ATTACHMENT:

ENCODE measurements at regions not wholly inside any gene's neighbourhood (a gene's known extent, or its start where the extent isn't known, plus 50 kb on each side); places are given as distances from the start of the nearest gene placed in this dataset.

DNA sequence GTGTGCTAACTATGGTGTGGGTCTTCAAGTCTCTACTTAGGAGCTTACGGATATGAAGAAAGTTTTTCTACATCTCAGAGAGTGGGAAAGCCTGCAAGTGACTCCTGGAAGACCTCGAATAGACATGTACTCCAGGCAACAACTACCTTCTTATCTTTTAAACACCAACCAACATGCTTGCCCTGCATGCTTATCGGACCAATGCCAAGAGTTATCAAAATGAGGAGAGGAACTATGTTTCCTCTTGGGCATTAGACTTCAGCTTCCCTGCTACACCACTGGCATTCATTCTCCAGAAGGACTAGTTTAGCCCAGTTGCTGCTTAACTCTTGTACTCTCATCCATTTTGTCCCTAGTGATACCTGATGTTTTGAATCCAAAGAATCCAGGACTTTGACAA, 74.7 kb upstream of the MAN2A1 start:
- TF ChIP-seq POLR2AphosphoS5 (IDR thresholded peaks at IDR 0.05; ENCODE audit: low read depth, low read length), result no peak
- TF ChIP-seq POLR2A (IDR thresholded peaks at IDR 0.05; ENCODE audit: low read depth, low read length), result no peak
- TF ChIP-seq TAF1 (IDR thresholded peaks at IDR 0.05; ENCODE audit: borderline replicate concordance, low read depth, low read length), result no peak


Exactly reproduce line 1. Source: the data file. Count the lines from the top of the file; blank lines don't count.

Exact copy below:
ENCODE measurements at regions not wholly inside any gene's neighbourhood (a gene's known extent, or its start where the extent isn't known, plus 50 kb on each side); places are given as distances from the start of the nearest gene placed in this dataset.